Next to The Necklet, Jesse Friedman’s work, Some Fucked Up Noodley Arms creates another sort of design of body parts across the field of a painting. The figure in this work is a long, winding arm with hands at either end, emerging in thick, juicy paint layers from a neutral background. These arms look more sensual and familiar in material and gesture than the subtly rendered arms and legs of The Necklet, though the color palette is a similar monochromatic grayscale. Both works place the sense of the body parts within the realm of memory and emotion rather than observation.


Anchoring the exhibition in the medium of painting focuses it on subtle relationships rather than assertive statements about the state of the figure in contemporary art practice. The works are overwhelmingly personal and specific, and some of them are so mundane and intimate that the viewer experiences the artist too closely for comfort. Mariel Herring’s Mommy Guilt is tender, creating a secret sympathy with the viewer. The painting shows a figure brushing their teeth above a sink in which there is a puddle of toothpaste spit. There is a plant beside the sink, and on the other side of the counter the back half of a dog (tail poised as if to wag) is visible. Herring details the objects and architecture of the bathroom enough to be recognizable to the viewer, and yet not general enough to be universal. The fern, the yellow color of the counter top, and the particular shape of the ceiling light are clearly unique to the architecture of the subject’s own bathroom, recognizably personal.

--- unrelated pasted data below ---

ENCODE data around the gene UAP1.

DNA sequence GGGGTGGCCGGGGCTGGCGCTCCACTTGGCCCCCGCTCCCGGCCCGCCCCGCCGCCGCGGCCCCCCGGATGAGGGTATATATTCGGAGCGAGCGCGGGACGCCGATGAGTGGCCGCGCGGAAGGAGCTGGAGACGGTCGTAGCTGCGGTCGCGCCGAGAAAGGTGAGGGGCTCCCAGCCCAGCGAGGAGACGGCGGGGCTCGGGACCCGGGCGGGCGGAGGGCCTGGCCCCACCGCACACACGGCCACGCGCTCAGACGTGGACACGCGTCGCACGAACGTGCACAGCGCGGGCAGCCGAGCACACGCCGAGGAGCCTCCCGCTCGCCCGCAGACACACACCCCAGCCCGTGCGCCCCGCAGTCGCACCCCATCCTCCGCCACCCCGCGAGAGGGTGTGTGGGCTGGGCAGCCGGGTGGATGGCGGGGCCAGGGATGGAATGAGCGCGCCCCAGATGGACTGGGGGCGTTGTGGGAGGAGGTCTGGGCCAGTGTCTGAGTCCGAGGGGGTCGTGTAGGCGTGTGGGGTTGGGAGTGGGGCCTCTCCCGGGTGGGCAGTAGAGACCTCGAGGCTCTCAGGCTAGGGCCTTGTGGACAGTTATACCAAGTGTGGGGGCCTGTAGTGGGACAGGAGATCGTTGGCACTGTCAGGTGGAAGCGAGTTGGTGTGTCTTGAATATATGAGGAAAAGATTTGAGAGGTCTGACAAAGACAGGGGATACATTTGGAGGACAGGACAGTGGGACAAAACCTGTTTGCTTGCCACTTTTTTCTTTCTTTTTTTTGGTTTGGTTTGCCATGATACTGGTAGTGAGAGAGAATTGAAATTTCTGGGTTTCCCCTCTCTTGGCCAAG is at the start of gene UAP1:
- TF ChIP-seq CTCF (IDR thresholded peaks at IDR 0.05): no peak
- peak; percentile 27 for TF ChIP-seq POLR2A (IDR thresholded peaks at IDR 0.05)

Grouping the paintings together points to subtle differences in sensibility, the handling of paint, and approach to figuration. Mommy Guilt and Amanda Bush’s A Pine Song for Lovers articulate a face and a background, and use a similar palette. At first glance seem to share similar contemporary-abstract landscape qualities found common in many of the artists shown at Gross McCleaf. However, once paired, these works immediately begin to move away from each other. A Pine Song For Lovers appears abstract with a somewhat pastoral look, with natural objects and colors pervading the canvas. Disembodied faces and other human parts emerge in unnatural colors, and as shapes and variations in texture become evident the work offers a fleshy presence that is not quite articulated in a being. Bush’s textures and objects undulate this way in each of her paintings in this exhibit, with more or less “flesh” invading the works. The extreme differences in concept and execution, and the personal nature of the work, distinguish Herring and Bush from one another, no matter the similarities in their backgrounds or training.